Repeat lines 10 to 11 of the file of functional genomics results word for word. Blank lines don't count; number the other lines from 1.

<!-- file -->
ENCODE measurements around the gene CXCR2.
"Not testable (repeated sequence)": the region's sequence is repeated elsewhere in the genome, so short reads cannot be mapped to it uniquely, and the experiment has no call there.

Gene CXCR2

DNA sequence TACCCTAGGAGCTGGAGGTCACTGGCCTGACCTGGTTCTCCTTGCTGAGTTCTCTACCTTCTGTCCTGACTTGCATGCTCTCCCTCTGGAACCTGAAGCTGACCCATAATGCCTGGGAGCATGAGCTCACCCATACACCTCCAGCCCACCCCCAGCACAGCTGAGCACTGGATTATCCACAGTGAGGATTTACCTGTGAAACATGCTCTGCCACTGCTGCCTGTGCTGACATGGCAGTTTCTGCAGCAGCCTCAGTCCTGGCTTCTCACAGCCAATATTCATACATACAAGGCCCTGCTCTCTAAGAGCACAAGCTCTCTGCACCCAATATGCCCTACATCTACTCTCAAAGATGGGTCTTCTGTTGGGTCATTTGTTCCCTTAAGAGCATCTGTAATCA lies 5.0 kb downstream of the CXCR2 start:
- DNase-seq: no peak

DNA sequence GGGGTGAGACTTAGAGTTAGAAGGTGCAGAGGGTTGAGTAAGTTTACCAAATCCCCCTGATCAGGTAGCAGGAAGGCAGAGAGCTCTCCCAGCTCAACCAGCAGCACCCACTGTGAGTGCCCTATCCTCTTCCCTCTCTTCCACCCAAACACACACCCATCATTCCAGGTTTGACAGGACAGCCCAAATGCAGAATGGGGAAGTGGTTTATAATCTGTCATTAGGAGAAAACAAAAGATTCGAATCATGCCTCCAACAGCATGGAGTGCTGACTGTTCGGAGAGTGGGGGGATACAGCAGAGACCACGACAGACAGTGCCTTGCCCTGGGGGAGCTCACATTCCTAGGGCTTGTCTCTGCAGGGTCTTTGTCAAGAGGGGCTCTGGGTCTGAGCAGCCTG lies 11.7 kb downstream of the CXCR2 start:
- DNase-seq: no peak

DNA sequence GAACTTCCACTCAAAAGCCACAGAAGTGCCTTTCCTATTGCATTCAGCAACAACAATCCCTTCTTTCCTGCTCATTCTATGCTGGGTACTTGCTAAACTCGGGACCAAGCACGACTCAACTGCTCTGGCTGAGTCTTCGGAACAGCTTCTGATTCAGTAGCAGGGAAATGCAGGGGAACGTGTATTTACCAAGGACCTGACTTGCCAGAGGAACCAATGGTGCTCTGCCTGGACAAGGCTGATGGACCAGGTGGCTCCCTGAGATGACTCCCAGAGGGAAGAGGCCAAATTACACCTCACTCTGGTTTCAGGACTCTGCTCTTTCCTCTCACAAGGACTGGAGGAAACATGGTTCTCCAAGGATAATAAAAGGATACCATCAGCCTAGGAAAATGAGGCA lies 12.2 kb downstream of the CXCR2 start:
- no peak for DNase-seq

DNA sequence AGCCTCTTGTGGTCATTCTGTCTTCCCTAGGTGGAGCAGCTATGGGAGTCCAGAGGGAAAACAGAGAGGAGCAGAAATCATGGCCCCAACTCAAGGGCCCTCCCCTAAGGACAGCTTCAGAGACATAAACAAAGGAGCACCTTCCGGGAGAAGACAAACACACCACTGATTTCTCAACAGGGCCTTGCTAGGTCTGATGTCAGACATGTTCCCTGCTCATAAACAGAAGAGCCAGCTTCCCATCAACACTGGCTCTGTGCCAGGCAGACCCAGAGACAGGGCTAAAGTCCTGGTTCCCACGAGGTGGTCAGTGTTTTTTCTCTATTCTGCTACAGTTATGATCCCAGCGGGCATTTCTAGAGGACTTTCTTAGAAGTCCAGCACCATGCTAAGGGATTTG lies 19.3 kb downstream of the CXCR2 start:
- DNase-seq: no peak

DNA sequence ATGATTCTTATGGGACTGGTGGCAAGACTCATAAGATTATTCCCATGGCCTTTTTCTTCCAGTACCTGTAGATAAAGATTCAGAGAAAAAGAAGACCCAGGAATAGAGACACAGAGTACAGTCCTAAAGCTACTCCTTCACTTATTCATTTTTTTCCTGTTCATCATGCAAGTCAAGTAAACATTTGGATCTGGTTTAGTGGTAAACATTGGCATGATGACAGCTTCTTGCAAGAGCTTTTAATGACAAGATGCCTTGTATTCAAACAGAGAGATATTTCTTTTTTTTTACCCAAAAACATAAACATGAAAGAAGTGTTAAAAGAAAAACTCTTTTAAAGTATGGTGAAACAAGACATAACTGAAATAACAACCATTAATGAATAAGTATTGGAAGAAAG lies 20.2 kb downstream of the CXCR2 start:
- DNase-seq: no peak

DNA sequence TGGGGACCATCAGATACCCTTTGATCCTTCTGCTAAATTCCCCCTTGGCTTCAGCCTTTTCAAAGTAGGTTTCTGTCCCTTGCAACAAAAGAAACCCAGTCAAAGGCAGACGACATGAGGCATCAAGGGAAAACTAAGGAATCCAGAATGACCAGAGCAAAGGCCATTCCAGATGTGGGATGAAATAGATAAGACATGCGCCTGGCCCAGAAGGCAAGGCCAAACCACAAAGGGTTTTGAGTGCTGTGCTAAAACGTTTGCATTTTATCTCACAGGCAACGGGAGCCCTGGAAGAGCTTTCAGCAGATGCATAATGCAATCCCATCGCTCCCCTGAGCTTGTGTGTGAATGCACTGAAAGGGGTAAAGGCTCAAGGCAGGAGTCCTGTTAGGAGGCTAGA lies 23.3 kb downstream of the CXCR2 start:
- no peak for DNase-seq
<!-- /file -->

DNA sequence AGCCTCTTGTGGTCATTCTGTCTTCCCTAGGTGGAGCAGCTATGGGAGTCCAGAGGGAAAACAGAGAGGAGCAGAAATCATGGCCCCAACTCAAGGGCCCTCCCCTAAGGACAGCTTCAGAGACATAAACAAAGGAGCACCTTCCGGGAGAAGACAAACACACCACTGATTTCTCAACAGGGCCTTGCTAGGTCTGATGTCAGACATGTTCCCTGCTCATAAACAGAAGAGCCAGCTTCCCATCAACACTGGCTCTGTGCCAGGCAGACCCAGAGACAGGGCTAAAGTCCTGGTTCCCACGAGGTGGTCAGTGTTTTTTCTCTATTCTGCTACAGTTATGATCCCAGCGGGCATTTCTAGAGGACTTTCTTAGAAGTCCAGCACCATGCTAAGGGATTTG lies 19.3 kb downstream of the CXCR2 start:
- DNase-seq: no peak